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Conscious Cogn. 2013 Dec;22(4):1412-21. doi: 10.1016/j.concog.2013.09.012. Epub 2013 Oct 19.

Mind-wandering and negative mood: does one thing really lead to another?

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Department of Psychology, The University of Sheffield, UK. Electronic address:


Mind-wandering is closely connected with negative mood. Whether negative mood is a cause or consequence of mind-wandering remains an important, unresolved, issue. We sought to clarify the direction of this relationship by measuring mood before and after mind-wandering. We also measured the affective content, time-orientation and relevance of mind-wandering to current concerns to explore whether the link between mind-wandering and negative mood might be explained by these characteristics. A novel experience-sampling technique with smartphone application prompted participants to answer questions about mind-wandering and mood across 7 days. While sadness tended to precede mind-wandering, mind-wandering itself was not associated with later mood and only predicted feeling worse if its content was negative. We also found prior sadness predicted retrospective mind-wandering, and prior negative mood predicted mind-wandering to current concerns. Our findings provide new insight into how mood and mind-wandering relate but suggest mind-wandering is not inherently detrimental to well-being.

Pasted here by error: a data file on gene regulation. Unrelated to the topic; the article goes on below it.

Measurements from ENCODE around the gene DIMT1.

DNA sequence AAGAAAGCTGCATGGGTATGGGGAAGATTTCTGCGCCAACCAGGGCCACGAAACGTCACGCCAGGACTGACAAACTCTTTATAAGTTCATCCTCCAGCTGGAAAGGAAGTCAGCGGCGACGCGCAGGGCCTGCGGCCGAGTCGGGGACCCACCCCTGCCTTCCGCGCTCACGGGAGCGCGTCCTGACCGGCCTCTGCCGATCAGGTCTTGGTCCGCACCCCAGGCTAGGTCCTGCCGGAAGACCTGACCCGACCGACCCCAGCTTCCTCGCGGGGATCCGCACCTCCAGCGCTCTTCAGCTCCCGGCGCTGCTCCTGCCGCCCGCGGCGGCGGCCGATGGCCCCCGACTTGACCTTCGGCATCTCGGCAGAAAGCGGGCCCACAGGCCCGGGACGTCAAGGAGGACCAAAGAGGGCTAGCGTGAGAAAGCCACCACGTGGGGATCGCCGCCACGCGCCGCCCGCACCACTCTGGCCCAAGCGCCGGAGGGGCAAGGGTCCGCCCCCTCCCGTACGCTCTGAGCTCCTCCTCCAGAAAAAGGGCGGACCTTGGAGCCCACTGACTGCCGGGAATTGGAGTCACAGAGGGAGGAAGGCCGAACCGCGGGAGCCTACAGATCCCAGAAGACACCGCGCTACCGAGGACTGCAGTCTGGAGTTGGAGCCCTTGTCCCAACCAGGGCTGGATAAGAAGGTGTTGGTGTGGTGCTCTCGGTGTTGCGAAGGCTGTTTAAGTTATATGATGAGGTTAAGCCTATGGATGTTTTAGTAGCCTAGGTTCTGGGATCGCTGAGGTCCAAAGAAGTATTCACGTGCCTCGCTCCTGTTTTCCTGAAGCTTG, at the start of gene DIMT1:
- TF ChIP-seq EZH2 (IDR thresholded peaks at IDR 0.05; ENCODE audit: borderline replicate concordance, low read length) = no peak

Current concerns; Experience sampling; Mental time travel; Mind-wandering; Negative mood

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